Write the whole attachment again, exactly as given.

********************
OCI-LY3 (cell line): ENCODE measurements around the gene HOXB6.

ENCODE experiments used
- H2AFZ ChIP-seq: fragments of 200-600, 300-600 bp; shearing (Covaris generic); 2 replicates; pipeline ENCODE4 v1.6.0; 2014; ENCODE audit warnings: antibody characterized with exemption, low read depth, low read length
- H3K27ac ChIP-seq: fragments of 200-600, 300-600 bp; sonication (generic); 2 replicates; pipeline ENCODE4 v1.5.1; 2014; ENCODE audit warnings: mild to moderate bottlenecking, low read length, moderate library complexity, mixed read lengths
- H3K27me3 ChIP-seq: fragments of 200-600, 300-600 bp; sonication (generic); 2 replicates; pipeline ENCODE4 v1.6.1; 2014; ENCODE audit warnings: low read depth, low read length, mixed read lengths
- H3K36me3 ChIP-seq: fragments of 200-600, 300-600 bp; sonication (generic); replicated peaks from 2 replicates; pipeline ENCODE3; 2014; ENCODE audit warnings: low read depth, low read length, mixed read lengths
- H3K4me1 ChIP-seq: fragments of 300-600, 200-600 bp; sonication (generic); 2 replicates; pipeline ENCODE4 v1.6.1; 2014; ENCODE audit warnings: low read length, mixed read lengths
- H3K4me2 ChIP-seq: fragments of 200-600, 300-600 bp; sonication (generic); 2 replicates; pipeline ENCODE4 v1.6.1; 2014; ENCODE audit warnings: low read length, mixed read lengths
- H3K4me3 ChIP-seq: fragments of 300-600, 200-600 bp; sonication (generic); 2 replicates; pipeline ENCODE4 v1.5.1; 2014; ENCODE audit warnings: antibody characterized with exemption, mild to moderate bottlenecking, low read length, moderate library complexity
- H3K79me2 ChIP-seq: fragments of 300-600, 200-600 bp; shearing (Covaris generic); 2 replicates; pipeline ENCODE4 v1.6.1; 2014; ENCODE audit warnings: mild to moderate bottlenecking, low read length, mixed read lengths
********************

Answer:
OCI-LY3 (cell line): ENCODE measurements around the gene HOXB6.

ENCODE experiments used
- H2AFZ ChIP-seq: fragments of 200-600, 300-600 bp; shearing (Covaris generic); 2 replicates; pipeline ENCODE4 v1.6.0; 2014; ENCODE audit warnings: antibody characterized with exemption, low read depth, low read length
- H3K27ac ChIP-seq: fragments of 200-600, 300-600 bp; sonication (generic); 2 replicates; pipeline ENCODE4 v1.5.1; 2014; ENCODE audit warnings: mild to moderate bottlenecking, low read length, moderate library complexity, mixed read lengths
- H3K27me3 ChIP-seq: fragments of 200-600, 300-600 bp; sonication (generic); 2 replicates; pipeline ENCODE4 v1.6.1; 2014; ENCODE audit warnings: low read depth, low read length, mixed read lengths
- H3K36me3 ChIP-seq: fragments of 200-600, 300-600 bp; sonication (generic); replicated peaks from 2 replicates; pipeline ENCODE3; 2014; ENCODE audit warnings: low read depth, low read length, mixed read lengths
- H3K4me1 ChIP-seq: fragments of 300-600, 200-600 bp; sonication (generic); 2 replicates; pipeline ENCODE4 v1.6.1; 2014; ENCODE audit warnings: low read length, mixed read lengths
- H3K4me2 ChIP-seq: fragments of 200-600, 300-600 bp; sonication (generic); 2 replicates; pipeline ENCODE4 v1.6.1; 2014; ENCODE audit warnings: low read length, mixed read lengths
- H3K4me3 ChIP-seq: fragments of 300-600, 200-600 bp; sonication (generic); 2 replicates; pipeline ENCODE4 v1.5.1; 2014; ENCODE audit warnings: antibody characterized with exemption, mild to moderate bottlenecking, low read length, moderate library complexity
- H3K79me2 ChIP-seq: fragments of 300-600, 200-600 bp; shearing (Covaris generic); 2 replicates; pipeline ENCODE4 v1.6.1; 2014; ENCODE audit warnings: mild to moderate bottlenecking, low read length, mixed read lengths